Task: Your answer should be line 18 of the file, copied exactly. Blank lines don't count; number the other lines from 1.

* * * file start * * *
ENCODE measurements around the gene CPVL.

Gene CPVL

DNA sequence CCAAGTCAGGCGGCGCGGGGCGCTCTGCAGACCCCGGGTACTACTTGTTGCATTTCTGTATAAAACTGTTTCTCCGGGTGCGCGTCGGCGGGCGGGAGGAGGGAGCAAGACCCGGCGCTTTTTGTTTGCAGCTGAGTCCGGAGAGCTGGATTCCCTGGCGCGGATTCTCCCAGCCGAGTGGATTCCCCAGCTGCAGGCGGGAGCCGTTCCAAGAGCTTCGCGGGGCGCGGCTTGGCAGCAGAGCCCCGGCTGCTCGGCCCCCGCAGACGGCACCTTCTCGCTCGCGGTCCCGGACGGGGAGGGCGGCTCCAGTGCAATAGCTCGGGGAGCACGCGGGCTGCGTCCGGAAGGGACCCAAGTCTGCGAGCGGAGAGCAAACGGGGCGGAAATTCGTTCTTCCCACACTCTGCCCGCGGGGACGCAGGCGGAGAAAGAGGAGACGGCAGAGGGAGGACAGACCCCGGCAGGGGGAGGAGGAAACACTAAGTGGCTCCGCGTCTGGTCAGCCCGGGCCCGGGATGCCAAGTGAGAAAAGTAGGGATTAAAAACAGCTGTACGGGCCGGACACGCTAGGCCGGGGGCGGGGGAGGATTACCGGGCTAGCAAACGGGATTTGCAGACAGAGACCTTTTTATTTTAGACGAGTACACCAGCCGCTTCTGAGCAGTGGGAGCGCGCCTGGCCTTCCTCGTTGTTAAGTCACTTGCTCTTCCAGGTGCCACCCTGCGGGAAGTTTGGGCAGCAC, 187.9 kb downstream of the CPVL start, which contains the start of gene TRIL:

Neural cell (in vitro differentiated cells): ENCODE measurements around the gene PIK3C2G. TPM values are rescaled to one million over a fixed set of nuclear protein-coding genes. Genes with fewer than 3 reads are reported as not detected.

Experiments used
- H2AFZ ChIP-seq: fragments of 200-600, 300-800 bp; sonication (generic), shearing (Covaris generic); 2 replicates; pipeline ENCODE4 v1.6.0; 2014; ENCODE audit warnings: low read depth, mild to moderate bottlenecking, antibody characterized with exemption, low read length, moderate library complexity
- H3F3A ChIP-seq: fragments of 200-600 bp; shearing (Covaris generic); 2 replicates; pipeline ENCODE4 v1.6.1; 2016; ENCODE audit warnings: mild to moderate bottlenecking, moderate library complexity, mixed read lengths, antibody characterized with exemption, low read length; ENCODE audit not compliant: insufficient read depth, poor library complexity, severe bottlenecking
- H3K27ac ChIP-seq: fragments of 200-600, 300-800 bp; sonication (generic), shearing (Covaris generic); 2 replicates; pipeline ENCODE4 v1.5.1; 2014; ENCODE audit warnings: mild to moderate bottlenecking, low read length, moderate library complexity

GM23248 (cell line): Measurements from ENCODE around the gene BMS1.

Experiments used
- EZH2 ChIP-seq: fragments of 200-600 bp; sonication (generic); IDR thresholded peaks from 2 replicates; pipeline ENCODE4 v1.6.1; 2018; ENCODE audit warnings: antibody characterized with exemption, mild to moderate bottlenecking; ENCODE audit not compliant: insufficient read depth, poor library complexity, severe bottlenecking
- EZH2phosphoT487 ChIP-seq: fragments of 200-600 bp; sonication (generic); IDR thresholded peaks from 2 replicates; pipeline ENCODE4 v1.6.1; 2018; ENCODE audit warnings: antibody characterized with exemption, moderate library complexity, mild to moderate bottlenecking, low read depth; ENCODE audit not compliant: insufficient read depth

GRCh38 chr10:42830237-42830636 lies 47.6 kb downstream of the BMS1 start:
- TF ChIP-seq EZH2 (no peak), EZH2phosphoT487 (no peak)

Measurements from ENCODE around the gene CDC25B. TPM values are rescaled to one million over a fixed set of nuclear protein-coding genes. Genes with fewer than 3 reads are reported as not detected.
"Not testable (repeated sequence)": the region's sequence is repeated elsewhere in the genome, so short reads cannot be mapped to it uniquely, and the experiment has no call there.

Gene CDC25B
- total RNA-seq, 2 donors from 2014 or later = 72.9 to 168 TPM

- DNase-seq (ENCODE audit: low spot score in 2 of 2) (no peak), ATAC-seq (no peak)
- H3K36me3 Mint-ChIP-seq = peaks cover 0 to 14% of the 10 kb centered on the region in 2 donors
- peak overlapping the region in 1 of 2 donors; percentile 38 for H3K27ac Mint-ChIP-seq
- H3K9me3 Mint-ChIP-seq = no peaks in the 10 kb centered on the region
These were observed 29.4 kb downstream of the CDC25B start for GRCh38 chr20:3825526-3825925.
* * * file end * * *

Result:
- total RNA-seq, 2 donors from 2014 or later = 72.9 to 168 TPM